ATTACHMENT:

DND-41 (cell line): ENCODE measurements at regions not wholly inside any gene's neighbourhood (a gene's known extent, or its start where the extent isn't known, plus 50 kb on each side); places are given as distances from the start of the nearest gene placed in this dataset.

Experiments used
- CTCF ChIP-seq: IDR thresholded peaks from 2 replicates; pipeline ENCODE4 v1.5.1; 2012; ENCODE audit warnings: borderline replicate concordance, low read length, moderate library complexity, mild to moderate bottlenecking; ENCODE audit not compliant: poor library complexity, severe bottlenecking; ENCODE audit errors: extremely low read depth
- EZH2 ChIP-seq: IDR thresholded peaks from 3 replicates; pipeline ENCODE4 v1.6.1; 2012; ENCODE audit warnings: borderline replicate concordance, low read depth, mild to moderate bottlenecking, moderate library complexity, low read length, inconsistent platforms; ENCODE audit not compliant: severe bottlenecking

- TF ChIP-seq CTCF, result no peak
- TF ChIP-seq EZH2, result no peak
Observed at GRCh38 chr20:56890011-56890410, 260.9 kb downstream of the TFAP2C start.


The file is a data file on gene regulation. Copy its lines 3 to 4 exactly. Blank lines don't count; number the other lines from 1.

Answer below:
- CTCF ChIP-seq: IDR thresholded peaks from 2 replicates; pipeline ENCODE4 v1.5.1; 2012; ENCODE audit warnings: borderline replicate concordance, low read length, moderate library complexity, mild to moderate bottlenecking; ENCODE audit not compliant: poor library complexity, severe bottlenecking; ENCODE audit errors: extremely low read depth
- EZH2 ChIP-seq: IDR thresholded peaks from 3 replicates; pipeline ENCODE4 v1.6.1; 2012; ENCODE audit warnings: borderline replicate concordance, low read depth, mild to moderate bottlenecking, moderate library complexity, low read length, inconsistent platforms; ENCODE audit not compliant: severe bottlenecking